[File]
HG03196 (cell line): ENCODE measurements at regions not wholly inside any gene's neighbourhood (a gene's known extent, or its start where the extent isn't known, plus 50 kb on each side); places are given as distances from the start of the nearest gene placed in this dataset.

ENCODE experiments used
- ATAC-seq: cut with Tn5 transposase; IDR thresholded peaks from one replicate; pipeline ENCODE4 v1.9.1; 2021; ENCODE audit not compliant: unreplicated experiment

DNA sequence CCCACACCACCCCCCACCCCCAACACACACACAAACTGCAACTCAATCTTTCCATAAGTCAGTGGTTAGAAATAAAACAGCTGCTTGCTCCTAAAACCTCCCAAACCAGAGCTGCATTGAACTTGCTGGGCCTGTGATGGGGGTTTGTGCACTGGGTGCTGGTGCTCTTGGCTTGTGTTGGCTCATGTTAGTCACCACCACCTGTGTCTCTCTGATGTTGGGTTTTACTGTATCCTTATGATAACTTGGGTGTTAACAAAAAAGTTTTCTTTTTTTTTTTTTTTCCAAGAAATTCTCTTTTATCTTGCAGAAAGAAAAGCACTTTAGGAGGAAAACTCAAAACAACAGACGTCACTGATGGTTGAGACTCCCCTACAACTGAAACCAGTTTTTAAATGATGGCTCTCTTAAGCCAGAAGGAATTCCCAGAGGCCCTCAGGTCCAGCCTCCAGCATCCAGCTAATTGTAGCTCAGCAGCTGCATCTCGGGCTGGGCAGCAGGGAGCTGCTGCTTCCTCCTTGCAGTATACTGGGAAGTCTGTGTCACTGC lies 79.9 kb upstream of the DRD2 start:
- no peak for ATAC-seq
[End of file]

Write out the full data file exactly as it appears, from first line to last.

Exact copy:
HG03196 (cell line): ENCODE measurements at regions not wholly inside any gene's neighbourhood (a gene's known extent, or its start where the extent isn't known, plus 50 kb on each side); places are given as distances from the start of the nearest gene placed in this dataset.

ENCODE experiments used
- ATAC-seq: cut with Tn5 transposase; IDR thresholded peaks from one replicate; pipeline ENCODE4 v1.9.1; 2021; ENCODE audit not compliant: unreplicated experiment

DNA sequence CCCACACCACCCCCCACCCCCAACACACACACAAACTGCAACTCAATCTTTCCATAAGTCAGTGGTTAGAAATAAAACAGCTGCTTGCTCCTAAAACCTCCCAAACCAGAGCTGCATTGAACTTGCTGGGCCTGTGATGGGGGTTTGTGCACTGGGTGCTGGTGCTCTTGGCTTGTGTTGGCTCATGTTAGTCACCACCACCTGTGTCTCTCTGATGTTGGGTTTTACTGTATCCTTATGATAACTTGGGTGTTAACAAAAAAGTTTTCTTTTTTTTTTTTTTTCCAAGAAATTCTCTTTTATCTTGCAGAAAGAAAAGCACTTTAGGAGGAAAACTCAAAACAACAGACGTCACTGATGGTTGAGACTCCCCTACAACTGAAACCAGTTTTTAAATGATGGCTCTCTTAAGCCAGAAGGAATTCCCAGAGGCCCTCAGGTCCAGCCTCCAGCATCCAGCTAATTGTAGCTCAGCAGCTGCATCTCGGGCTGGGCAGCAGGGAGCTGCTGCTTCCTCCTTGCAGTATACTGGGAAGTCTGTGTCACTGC lies 79.9 kb upstream of the DRD2 start:
- no peak for ATAC-seq